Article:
Let it be sung in the streets that I love wood.  To me it is warm, strong, firm, hard to bend, my protection, and my shelter,  When we were searching for a sailboat, I love the all-wood deck sailboats like the Cheoy Lee.  JT reminded me of all the maintenance, work, cost, and possible leaks that could come from wood decks.  We found a boat with lots of wood inside and a little wood outside that we must yearly do maintenance on in the Texas heat and humidity.

Thursday, April 23

Life Jackets and You


I heard it time and time again, "Auntie I don't like it.  I'm hot. Why. I know how to swim." I start with the authoritarian approach that you wear it, no option or negotiation.  Later, sometimes way later, once they understand that I mean business and will not weaken.  I explain to them why, and I will now use this detailed story because stories have the most impact for memory.  

Friday, April 10

Wedded Bliss for another Sailor

Groom's Cake from Kemah, German Chocolate cake chest of jewels
Oh what a joyous celebration there was in Galveston as we witnessed the joining together two wonderful sailors in wedded bliss.  No detail was missed.  We were so grateful to be invited to their beautiful wedding and rollicking party with boat themes, dinner, dancing, and much merriment into the late hours of the night.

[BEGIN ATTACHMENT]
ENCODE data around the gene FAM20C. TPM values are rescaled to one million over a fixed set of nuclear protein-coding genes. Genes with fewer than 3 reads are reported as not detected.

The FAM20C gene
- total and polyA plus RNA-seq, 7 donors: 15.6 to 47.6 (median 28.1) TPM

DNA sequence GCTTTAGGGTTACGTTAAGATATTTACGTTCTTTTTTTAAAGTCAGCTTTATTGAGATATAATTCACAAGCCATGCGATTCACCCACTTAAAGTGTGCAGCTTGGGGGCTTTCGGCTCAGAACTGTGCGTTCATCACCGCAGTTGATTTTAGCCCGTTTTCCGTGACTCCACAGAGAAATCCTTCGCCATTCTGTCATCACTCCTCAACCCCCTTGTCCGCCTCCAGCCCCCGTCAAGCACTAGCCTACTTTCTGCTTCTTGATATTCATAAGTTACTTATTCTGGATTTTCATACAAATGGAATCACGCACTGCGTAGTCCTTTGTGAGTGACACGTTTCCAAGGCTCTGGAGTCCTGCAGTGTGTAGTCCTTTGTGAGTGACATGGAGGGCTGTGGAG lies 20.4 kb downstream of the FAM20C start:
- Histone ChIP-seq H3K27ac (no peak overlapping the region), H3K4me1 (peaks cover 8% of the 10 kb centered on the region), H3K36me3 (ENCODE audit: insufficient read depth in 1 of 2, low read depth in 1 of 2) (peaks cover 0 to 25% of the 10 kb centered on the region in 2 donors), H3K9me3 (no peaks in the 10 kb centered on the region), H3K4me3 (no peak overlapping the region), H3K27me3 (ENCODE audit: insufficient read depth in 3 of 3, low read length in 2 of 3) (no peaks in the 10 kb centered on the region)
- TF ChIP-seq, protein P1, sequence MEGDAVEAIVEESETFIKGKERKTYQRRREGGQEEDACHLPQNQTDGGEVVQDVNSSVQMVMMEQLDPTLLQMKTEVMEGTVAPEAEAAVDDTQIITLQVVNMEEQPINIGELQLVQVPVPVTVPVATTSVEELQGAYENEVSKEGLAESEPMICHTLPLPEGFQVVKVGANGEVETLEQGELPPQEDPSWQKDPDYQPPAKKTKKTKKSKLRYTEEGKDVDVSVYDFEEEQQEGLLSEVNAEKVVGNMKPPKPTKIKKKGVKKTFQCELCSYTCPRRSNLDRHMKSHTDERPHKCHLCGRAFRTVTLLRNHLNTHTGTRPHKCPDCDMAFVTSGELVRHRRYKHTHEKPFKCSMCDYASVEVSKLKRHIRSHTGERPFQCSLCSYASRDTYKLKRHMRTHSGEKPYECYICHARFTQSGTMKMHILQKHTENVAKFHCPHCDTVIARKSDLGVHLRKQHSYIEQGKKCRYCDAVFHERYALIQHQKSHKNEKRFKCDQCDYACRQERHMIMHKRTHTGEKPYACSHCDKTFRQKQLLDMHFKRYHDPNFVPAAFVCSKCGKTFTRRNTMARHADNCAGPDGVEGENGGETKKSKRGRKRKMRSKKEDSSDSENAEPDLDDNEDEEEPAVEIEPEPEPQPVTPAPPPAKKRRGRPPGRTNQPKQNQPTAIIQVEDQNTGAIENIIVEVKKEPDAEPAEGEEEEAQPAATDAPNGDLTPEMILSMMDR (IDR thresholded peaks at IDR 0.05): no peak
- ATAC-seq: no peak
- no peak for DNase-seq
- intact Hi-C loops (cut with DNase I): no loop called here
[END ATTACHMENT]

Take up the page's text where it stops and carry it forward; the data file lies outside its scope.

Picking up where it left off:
Two sailors who share the love of adventure, exploration, and excitement have only started their voyage together.  They complement and adore each other that I foresee great joy together for them.

Friday, February 20

Nominated for Liebster Award

Questions for the Liebster Nominee from Bigdumboat: 

Our task was to answer Dyad's ten questions that they hear too often about their boat.


1. What kind of a boat is that anyway? 

Catalina 34, cruising sailboat.  We enjoy the journey and studying the natural beauty of the world, as much as the destination.  

We spend more money on beer per week than fuel for the year.

Wednesday, January 28